That betrayal is a sign to Jesus that the great dream of his earthly ministry is coming to an ignominious close when even those dearest to him slip into betrayal and denial.


What is it that holds Jesus together, heart and soul riveted on the Father’s Will, as he moves through these heart-wrenching days.

Jesus is the living sacrament of complete obedience and union with God. Every choice of his life has brought him to a readiness for this final and supreme act of trusting love. Like the psalmist today, Jesus’s whole life proclaims:

I will always hope in you
and add to all your praise.
My mouth shall proclaim your just deeds,
day after day your acts of deliverance,
though I cannot number them all.i
I will speak of the mighty works of the Lord;
O GOD, I will tell of your singular justice.
God, you have taught me from my youth;
to this day I proclaim your wondrous deeds.

Psalm 71: 14-17

As we accompany Jesus today, let us pray this psalm with him, asking for an ever-deepening faith, hope, and love.


Poetry: Jesus Weeps – Malcolm Guite

Jesus comes near and he beholds the city
And looks on us with tears in his eyes,
And wells of mercy, streams of love and pity
Flow from the fountain whence all things arise.
He loved us into life and longs to gather
And meet with his beloved face to face
How often has he called, a careful mother,
And wept for our refusals of his grace,
Wept for a world that, weary with its weeping,
Benumbed and stumbling, turns the other way,
Fatigued compassion is already sleeping
Whilst her worst nightmares stalk the light of day.
But we might waken yet, and face those fears,
If we could see ourselves through Jesus’ tears.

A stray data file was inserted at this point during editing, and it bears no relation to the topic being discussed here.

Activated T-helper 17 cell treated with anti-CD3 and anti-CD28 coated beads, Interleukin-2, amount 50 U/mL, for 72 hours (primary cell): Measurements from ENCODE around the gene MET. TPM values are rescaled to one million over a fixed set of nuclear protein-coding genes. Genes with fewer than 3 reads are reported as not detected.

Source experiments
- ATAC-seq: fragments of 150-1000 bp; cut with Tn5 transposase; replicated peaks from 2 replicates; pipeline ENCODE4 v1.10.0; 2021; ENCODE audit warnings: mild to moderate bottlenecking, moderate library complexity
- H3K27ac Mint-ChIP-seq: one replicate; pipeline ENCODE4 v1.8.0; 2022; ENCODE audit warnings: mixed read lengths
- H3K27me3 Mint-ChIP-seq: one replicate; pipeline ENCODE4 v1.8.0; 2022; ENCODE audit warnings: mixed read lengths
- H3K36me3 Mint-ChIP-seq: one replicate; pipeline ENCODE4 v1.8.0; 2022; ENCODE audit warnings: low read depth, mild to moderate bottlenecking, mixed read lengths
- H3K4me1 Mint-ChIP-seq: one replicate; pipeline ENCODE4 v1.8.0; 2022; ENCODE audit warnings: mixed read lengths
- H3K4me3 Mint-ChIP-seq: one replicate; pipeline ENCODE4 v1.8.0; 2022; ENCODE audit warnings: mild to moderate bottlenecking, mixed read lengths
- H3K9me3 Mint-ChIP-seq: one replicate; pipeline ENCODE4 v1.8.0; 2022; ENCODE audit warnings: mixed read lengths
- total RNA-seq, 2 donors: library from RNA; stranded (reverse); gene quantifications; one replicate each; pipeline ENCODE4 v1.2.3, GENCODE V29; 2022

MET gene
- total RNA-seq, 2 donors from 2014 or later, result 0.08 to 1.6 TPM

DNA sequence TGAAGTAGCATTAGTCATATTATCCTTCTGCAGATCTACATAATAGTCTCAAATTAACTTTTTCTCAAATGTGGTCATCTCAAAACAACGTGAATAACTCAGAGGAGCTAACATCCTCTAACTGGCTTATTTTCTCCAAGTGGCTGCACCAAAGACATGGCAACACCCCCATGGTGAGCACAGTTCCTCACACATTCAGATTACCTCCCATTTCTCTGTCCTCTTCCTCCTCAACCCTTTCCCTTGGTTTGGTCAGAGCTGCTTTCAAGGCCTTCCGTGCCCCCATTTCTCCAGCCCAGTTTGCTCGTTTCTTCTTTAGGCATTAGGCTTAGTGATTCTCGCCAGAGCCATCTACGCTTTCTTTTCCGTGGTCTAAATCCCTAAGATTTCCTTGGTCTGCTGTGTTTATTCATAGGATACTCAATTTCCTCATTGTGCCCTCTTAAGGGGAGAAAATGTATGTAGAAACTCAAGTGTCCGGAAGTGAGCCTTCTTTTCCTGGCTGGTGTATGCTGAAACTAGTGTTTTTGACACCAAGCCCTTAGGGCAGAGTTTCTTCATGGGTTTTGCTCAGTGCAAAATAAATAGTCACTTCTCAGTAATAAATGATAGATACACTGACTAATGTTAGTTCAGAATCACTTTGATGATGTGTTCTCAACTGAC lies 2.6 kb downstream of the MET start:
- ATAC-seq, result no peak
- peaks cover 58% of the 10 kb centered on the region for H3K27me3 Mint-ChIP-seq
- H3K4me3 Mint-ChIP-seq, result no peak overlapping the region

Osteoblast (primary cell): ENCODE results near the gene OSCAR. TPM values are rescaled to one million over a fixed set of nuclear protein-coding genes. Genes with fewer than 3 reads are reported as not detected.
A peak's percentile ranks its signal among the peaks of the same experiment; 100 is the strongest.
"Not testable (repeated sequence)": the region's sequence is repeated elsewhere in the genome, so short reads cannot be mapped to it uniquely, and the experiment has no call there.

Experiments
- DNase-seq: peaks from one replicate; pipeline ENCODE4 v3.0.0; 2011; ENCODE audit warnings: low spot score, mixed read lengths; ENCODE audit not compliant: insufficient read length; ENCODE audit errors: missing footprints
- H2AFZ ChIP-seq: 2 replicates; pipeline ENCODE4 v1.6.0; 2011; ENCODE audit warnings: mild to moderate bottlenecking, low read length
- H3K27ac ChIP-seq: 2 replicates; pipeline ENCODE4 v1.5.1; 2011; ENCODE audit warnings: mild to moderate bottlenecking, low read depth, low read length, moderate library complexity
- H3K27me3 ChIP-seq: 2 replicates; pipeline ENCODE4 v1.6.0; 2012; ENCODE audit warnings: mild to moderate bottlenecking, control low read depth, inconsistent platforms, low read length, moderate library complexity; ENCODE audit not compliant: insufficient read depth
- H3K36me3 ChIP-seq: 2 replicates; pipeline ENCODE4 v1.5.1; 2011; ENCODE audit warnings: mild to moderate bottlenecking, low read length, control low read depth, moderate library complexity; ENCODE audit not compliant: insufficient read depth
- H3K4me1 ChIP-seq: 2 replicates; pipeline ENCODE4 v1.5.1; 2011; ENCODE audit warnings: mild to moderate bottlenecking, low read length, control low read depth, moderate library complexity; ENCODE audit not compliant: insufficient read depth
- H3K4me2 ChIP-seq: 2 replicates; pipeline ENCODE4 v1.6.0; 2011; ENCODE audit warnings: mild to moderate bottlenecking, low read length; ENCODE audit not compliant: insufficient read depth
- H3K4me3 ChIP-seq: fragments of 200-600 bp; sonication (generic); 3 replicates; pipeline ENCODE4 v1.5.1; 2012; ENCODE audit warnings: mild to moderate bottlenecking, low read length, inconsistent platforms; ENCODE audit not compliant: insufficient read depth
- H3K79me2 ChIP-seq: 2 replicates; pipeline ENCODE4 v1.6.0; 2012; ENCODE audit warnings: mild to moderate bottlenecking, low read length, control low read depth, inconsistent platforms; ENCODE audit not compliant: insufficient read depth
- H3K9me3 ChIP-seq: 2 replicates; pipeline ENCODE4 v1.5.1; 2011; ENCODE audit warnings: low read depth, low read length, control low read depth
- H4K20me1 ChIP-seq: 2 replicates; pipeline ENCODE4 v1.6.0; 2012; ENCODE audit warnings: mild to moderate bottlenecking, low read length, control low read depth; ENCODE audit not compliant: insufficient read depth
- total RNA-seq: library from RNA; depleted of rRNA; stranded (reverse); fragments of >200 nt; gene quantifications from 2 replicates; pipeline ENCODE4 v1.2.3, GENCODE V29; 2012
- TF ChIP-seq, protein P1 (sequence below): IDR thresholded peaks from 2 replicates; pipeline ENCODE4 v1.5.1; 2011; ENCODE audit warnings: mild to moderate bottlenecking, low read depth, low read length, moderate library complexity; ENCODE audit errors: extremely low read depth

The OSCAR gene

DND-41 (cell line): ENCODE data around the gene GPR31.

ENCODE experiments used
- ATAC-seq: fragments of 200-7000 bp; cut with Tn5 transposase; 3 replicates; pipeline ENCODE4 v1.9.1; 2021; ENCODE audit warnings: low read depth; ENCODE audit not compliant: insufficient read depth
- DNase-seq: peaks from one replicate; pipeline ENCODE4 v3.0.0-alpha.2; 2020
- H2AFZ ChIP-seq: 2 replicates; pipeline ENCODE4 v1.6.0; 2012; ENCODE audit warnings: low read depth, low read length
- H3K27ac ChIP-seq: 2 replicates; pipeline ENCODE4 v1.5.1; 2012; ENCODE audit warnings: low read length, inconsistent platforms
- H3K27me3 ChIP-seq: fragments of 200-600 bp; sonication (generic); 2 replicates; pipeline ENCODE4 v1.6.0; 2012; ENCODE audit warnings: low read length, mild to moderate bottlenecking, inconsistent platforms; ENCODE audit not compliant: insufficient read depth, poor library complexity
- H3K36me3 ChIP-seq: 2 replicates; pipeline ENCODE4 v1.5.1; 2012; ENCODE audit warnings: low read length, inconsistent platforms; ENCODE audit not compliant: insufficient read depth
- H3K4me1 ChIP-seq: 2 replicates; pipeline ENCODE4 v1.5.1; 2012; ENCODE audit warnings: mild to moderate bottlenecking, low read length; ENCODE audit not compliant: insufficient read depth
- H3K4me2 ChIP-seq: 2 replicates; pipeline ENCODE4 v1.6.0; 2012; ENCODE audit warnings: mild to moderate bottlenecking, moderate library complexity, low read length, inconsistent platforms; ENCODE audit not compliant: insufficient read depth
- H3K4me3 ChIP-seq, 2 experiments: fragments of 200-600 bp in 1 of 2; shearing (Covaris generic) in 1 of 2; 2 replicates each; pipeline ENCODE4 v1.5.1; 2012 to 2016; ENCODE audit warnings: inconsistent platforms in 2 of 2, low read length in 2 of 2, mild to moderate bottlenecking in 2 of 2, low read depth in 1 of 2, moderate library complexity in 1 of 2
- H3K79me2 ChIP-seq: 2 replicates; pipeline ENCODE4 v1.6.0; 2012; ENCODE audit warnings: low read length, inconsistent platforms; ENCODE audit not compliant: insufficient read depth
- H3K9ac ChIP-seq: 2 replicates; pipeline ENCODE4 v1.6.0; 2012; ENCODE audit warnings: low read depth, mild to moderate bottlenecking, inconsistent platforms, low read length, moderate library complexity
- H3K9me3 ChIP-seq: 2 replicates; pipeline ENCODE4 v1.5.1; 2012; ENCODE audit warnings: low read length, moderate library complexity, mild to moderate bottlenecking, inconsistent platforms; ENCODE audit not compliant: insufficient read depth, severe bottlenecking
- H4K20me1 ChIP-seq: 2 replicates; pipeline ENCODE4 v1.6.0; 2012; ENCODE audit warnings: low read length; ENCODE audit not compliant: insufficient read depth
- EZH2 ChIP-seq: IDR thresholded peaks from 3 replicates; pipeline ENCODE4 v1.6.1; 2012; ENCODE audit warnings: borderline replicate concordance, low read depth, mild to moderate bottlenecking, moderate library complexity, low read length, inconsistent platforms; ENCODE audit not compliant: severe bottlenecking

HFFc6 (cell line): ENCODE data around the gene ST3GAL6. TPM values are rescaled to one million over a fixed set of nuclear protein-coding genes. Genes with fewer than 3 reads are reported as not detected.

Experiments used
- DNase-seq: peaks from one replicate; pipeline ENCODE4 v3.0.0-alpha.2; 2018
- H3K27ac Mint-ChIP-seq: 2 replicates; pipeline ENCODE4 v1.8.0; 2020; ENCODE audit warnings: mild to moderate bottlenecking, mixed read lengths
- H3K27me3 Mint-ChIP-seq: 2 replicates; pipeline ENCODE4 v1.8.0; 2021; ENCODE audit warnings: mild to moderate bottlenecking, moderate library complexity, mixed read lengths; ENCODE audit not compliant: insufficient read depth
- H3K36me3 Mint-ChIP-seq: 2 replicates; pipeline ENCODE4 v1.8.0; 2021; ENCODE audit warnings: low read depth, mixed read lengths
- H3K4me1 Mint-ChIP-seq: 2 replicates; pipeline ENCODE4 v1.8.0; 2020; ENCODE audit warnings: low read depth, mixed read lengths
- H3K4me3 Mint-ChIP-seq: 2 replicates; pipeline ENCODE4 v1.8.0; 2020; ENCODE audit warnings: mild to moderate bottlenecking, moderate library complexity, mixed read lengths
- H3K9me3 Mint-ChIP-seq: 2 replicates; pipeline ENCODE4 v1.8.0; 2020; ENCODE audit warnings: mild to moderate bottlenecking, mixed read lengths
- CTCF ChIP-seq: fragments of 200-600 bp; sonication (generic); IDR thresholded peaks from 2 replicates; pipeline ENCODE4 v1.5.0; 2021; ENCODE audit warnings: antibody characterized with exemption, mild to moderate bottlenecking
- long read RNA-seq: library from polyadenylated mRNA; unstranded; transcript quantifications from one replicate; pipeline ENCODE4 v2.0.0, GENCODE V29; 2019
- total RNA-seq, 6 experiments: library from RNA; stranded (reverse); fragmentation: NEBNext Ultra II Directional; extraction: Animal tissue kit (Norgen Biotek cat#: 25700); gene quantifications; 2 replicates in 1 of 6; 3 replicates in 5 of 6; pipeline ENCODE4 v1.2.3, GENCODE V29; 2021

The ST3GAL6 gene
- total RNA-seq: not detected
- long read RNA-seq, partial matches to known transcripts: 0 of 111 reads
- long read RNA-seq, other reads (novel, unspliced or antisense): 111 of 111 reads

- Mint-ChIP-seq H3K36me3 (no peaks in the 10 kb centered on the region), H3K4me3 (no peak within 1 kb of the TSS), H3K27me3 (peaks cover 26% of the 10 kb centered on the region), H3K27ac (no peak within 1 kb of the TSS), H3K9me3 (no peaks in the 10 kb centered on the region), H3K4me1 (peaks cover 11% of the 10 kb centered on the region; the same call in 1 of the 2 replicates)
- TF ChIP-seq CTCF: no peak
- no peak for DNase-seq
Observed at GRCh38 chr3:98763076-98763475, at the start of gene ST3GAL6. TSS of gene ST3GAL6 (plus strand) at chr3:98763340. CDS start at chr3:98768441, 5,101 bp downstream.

Music: Long Ago – Michael Hoppé, Tom Wheater, Michael Tillman

A Psalm from Jeremiah

Saturday of the Fifth Week of Lent

March 27, 2021


Today, in God’s Lavish Mercy, we pray a responsorial from the Book of Jeremiah:

The Lord will guard us, as a shepherd guards the flock.

The psalm today, with the first reading, brings assurance that God remains with us through suffering and will heal and make us whole again.

That reassurance is needed as we hear the Gospel’s tone darken. After the raising of Lazarus, the whole nation waits to see what will happen to Jesus as Passover nears.


I think, in some ways, impending doom is almost worse than doom itself. Picture the part in a movie where the attacker waits in the dark while the victim tiptoes into lurking danger.

That frightening music they always play! Sometimes the tension heightens to the point that I have to hit the mute or close my eyes!


Entry of Christ into Jerusalem, a 1617 oil painting by Flemish Baroque painter Anthony van Dyck

This is what all surrounding Jerusalem felt like in today’s Gospel. The dark edge of evil hangs in inevitable threat.

But for Jesus, who walked in the hidden light of the Father, the moment brought more than threatening shadows. It was time to fulfill an ancient promise. It was time to offer the greatest act of Love.

Hear the word of the LORD, O nations,
    proclaim it on distant isles, and say:
He who scattered Israel, now gathers them together,
    he guards them as a shepherd his flock.
The LORD shall ransom Jacob,
    he shall redeem him from the hand of his conqueror.

Jeremiah 31: 10-12

As Jesus went off alone to Ephraim to prepare his heart and soul for this ultimate fulfillment, perhaps a prayer from Jeremiah strengthened him, a remembered promise from Ezekiel focused him.

Let us pray with Jesus today as he asks the Father to “shepherd” him. With Jesus, may we find our own strengths and understandings in these ancient prophets.


Poetry: Redemption by George Herbert (1593-1633)who was a Welsh-born poet, orator, and priest of the Church of England. His poetry is associated with the writings of the metaphysical poets, and he is recognised as “one of the foremost British devotional lyricists.”

Having been tenant long to a rich lord, 
    Not thriving, I resolvèd to be bold,